Discussion

Purpose

The main purpose of the discussion is to interpret and evaluate your results to give them meaning. While your results, like a photograph, are a permanent record of your observations, the meaning of your results (i.e. interpretations) may change over time to reflect changes in scientific knowledge. However, it is also important to offer some original ideas and interpretations in your discussion.

What to include

A complete interpretation addresses these four key tasks:

  1. clearly answers the central question(s) posed in the introduction,
  2. notes and discusses interesting or unexpected findings (what might they mean biologically),
  3. relates results to the general understanding of the field, and
  4. makes meaningful suggestions for further studies.

Strategy

There is no single strategy that will work for all discussions. The approach you take will be partly dictated by how you laid out the results. Your lab instructor will probably offer some tips specific to the report you are working on, but we have included some strategies here that should be helpful in addressing the four goals listed above.

Clearly answer the central question(s) posed in the introduction.

This should be done right at the beginning of your Discussion. One way to do this is to clearly state your conclusion and then back it up with the evidence that you presented in the Results (but make sure you are not simply repeating the results). Make sure your conclusion clearly addresses the purpose given in the Introduction. For example, if your purpose was to answer a specific question (Why is the sky blue?), then your conclusion should clearly answer that question (The sky is blue because…).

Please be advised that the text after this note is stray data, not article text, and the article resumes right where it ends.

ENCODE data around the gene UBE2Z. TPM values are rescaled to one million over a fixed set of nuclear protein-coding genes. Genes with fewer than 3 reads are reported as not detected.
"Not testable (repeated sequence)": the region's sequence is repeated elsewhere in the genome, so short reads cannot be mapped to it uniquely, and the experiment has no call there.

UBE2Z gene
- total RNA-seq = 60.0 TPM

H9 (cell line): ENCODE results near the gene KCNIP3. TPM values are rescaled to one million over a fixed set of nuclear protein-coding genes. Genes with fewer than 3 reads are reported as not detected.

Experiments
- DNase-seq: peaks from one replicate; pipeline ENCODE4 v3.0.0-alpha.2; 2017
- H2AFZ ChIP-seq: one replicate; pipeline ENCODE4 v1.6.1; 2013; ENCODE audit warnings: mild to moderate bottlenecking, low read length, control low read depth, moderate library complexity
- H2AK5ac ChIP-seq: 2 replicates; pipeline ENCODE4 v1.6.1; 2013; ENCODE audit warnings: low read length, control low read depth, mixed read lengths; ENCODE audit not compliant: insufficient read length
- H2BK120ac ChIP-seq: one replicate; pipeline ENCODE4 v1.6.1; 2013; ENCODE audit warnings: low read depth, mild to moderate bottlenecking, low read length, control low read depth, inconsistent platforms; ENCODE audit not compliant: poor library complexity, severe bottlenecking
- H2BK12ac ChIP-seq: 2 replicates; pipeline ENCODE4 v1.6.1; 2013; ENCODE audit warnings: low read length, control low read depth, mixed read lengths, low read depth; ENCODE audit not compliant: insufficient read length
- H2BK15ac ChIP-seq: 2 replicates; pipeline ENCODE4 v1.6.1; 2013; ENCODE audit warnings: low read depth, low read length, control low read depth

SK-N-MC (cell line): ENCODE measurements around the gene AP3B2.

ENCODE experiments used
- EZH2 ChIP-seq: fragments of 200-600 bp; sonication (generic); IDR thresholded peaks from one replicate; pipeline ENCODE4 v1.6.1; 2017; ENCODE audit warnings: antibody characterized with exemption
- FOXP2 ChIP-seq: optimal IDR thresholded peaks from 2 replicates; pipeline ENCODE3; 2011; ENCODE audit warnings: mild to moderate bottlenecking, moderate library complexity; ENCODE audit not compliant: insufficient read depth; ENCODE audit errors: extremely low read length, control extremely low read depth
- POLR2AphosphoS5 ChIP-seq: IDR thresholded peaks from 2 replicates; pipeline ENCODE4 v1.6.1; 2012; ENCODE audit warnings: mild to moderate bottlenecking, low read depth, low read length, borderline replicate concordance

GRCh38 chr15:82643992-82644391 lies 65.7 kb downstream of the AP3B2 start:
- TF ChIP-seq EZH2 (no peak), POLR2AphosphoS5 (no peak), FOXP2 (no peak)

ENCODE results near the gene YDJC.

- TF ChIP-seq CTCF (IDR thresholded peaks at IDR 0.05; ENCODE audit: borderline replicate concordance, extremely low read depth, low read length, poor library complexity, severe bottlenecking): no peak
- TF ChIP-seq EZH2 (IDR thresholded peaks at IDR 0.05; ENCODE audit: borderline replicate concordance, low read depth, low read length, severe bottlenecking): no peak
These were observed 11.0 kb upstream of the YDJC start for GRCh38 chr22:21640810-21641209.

NOTE: If your study had more than one purpose, you might find it easier to deal with each purpose separately (and in the same order that you presented the results). Always address the most important conclusion first.

Note and discuss interesting or unexpected findings.

Frequently our results do not just answer the question we asked, but tell us more than we expected. If you noticed some interesting trends when analyzing your results, don't ignore them, rather point them out and discuss what they might mean. Don't simply write them off as 'novice mistakes'. Unexpected results can be the most interesting part of your report. Remember, the majority of important scientific discoveries were made when we were looking for something else.

Relate your results to the general understanding in the relevant field.

For a reader to completely appreciate your results and conclusions, you must clearly point out how your results extend current knowledge and how they compare to previously published results. For example, if you find a published study that is similar to some aspect of your study, compare and contrast your results to these previously published results. If your results are different from what someone else found don't assume your results are wrong; instead, try to explain why the results are different. Frequently, when you look carefully, you can find differences in the studies' methods that may account for the conflicting results. For example, if you conducted enzyme assays at a slightly lower temperature than was used in other situations, and this completely altered the trend, your results might be very important for understanding how that enzyme works. This is the place to speculate. Caveat: Make sure you clearly indicate what is speculation.